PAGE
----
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Discovery Channel – Treasure Quest

A search for sunken treasure on the ocean floor plays out like a cold case mystery on “Treasure Quest,” a new Discovery Channel series that follows the undersea salvage work of Tampa-based Odyssey Marine Exploration.

The 11-part series, debuting at 10 p.m. Thursday, takes viewers along on the hunt for the Merchant Royal, a trading ship loaded with gold, silver and jewels that went down in the English Channel in 1641.

A mix of adventure, science and history, “Treasure Quest” details the work of the world’s only publicly traded company dedicated to deep-ocean shipwreck exploration.

“It’s a chance to show people what we do and what’s involved in locating, identifying and then recovering artifacts,” says Odyssey co-founder and CEO Greg Stemm.

“We’re doing more than just recovering lost treasure,” he adds. “Our goal is to map the entire ocean bottom.”

Odyssey made headlines in recent years with two major discoveries: the SS Republic, a steamship that sank 100 miles off the coast of Georgia in 1865 while carrying a fortune in gold coins, and a Colonial era shipwreck near Portugal that yielded $500 million in silver and gold coins.

The company is selling the Republic coins and has a traveling museum exhibit based on the find. But the 17-ton treasure from the Colonial ship, dubbed The Black Swan, is in limbo while a U.S. federal court considers Spain’s claim to it. A ruling is expected early this year, Stemm says.

Meanwhile, with more than 3 million shipwrecks at the bottom of the seas, Odyssey presses on with new projects, such as the search for the Merchant Royal.

Stemm, who has been in the ocean salvage business since the 1980s, is featured prominently in the series.

Viewers are also introduced to some of the 42 crew members of the Odyssey Explorer, a 251-foot vessel equipped with an archeology lab. Chief among the crew are project manager Tom Dettweiler, who led the team that discovered the Titanic, and field archeologist Neil Cunningham Dobson.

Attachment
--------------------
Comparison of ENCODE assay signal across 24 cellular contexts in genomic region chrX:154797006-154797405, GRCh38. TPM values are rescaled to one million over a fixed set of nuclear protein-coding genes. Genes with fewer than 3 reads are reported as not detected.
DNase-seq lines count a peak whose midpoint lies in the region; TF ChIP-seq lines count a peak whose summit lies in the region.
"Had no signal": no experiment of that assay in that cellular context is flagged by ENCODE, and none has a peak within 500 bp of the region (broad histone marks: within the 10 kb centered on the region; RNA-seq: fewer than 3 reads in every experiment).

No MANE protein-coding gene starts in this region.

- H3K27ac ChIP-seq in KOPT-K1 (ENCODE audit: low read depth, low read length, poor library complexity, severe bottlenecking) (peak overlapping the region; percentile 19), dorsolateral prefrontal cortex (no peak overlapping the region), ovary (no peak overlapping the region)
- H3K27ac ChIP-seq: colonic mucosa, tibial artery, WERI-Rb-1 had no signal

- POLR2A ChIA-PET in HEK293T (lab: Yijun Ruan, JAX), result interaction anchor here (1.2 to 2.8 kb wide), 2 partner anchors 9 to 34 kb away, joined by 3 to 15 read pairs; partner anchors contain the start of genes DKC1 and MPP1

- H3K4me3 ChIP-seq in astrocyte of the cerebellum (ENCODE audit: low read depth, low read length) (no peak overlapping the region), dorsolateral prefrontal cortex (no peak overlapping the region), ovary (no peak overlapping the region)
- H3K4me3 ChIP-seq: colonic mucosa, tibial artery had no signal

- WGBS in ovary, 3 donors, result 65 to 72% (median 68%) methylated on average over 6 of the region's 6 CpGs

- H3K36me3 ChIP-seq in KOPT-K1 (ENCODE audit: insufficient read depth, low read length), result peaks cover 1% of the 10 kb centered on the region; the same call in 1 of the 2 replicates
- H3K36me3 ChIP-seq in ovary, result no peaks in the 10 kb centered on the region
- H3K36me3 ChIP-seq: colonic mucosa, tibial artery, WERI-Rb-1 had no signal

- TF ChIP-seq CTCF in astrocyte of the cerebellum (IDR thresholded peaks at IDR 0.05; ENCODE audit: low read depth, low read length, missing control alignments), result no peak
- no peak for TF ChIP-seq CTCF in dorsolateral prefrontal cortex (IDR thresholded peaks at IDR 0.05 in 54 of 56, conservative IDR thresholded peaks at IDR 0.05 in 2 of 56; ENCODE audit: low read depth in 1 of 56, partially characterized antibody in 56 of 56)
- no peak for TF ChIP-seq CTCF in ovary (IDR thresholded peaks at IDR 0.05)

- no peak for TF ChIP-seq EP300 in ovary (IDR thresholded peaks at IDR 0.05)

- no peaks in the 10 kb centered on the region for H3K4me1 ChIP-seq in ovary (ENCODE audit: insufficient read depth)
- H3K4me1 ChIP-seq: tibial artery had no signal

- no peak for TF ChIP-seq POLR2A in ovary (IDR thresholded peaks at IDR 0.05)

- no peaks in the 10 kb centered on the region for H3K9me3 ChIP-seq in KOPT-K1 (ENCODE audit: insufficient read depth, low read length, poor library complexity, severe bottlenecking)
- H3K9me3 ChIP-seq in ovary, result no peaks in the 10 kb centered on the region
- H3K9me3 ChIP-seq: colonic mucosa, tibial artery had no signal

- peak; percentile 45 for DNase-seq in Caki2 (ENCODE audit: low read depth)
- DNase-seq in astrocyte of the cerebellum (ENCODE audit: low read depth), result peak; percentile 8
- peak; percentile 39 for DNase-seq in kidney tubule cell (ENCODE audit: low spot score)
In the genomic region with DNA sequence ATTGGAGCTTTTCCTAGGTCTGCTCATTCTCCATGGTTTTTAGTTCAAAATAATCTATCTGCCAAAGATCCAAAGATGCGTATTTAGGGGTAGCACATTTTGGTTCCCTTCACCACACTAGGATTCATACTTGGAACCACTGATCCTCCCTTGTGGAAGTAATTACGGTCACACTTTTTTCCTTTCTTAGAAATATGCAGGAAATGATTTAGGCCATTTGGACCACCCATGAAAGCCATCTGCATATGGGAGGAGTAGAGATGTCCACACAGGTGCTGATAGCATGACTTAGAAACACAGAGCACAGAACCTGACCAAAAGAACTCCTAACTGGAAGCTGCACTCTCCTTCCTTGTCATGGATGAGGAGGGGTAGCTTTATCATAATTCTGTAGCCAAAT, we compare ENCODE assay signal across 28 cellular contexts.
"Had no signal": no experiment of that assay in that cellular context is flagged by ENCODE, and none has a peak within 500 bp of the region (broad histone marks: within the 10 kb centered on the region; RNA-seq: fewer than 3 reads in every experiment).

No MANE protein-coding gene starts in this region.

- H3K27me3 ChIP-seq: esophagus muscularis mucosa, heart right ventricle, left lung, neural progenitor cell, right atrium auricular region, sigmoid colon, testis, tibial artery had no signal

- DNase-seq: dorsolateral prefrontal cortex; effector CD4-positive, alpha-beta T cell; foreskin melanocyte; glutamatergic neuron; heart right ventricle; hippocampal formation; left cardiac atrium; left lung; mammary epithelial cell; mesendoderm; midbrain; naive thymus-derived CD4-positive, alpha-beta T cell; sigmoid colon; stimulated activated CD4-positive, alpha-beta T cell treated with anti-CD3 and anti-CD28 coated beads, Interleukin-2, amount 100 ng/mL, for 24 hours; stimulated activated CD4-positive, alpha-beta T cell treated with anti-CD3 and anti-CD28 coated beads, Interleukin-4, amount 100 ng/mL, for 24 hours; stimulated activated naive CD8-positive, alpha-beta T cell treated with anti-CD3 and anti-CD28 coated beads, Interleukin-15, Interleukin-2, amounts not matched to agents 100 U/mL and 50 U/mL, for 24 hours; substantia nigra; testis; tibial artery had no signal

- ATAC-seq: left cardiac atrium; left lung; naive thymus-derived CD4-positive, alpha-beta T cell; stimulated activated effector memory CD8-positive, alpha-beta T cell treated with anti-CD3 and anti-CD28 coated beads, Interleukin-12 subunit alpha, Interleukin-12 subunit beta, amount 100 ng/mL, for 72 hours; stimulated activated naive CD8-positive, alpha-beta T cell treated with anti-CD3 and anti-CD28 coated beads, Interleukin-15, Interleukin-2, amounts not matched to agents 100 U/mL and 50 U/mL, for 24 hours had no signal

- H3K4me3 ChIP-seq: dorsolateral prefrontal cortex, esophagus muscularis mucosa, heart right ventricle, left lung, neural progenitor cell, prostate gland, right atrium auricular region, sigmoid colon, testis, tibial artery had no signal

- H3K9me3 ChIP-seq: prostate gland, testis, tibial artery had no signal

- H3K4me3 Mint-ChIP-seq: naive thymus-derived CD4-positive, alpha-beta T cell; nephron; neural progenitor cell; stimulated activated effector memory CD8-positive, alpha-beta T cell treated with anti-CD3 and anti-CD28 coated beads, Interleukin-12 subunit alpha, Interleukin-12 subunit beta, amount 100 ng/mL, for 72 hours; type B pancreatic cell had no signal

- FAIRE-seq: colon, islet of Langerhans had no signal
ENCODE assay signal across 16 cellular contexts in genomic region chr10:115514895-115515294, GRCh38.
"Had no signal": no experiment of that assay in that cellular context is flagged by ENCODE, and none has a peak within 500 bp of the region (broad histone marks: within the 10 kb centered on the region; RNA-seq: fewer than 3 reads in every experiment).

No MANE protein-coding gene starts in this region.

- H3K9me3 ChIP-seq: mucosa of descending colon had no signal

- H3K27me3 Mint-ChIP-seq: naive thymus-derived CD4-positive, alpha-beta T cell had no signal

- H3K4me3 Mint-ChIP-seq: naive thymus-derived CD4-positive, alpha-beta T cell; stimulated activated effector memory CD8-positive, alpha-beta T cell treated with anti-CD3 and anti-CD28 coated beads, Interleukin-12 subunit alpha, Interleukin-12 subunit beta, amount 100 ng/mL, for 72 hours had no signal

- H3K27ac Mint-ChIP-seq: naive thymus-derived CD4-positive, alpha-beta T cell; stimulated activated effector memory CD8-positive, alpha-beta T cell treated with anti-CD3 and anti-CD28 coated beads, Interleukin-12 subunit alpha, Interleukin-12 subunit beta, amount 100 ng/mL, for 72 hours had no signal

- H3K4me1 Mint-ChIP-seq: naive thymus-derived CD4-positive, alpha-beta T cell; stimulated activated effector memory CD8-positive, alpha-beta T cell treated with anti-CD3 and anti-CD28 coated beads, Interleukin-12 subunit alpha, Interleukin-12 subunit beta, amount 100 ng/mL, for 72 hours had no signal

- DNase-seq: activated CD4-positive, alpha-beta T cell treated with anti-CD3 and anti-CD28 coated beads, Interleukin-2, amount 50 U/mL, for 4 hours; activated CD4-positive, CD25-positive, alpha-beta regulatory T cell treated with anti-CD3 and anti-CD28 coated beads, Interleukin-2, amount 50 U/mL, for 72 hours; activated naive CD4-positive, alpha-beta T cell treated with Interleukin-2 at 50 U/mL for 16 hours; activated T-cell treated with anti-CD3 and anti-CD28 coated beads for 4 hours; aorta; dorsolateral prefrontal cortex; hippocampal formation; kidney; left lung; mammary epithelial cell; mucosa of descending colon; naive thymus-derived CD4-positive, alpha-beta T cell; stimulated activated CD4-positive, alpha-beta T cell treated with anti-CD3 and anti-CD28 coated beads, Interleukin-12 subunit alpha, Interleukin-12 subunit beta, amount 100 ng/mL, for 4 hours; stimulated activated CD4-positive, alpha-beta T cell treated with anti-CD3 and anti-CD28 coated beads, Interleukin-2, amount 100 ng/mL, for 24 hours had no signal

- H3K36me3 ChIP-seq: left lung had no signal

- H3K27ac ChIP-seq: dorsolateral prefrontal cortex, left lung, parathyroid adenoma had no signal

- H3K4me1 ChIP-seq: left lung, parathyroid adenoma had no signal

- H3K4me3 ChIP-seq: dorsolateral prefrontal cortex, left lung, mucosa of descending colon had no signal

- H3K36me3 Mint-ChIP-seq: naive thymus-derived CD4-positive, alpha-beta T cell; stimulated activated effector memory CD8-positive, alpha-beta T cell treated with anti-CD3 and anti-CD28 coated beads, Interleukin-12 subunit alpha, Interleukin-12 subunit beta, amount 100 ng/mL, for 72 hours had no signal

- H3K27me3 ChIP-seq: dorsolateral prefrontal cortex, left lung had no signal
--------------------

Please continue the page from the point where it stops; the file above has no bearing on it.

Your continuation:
Vital to their undersea exploration is ZEUS, a 10-foot-high, 8-ton custom minisub.

Stemm says Odyssey has state-of-the-art equipment that is light years ahead of other salvage operations.

“If you were to compare it to racing, it’s like we are Formula One and they are on lawnmowers,” he says.

“Treasure Quest” taped the crew as they worked in the English Channel from March to November 2008.

In addition to coping with rough seas and murky waters, they found the Channel littered with hundreds of wrecks. “It’s not a pristine place like a rain forest, it’s more like an industrial waste site,” Stemm says. “Wood deteriorates, things become corroded, and the heavy metal chains of fishing trawlers cause a lot of damage.”

This kind of salvage work is costly. Stemm says it would take about $10 million to match Odyssey’s recovery equipment, and operating costs run about $35,000 a day.

“You won’t get rich doing this,” he adds. “You have to have a love for the sea and the curiosity about what lies beneath. The history is just as fascinating to me as the treasure.”

Over the course of 11 episodes, the Odyssey crew makes some interesting finds, including an elephant tusk that had been on the ocean floor for centuries, ancient ships’ cannons, valuable slave trade bracelets, and lead ingots valuable today because the lead is used in the electronics industry.

They also visit the sunken Lusitania, the British luxury liner torpedoed by a German sub in 1915. The current owner contracted Odyssey to do an archeological survey of the site.

For Stemm, it was a thrill to share his work on camera.

“I grew up watching Jacques Cousteau’s TV specials. He was the first to pull back the curtain and show us what’s in the ocean. I like to think that we are pulling it back farther to show more. Shipwrecks tell wonderful stories of the past and we are passionate about sharing those stories and the treasures recovered.”

For information on Odyssey Marine and “Treasure Quest,” visit www.shipwreck.net.

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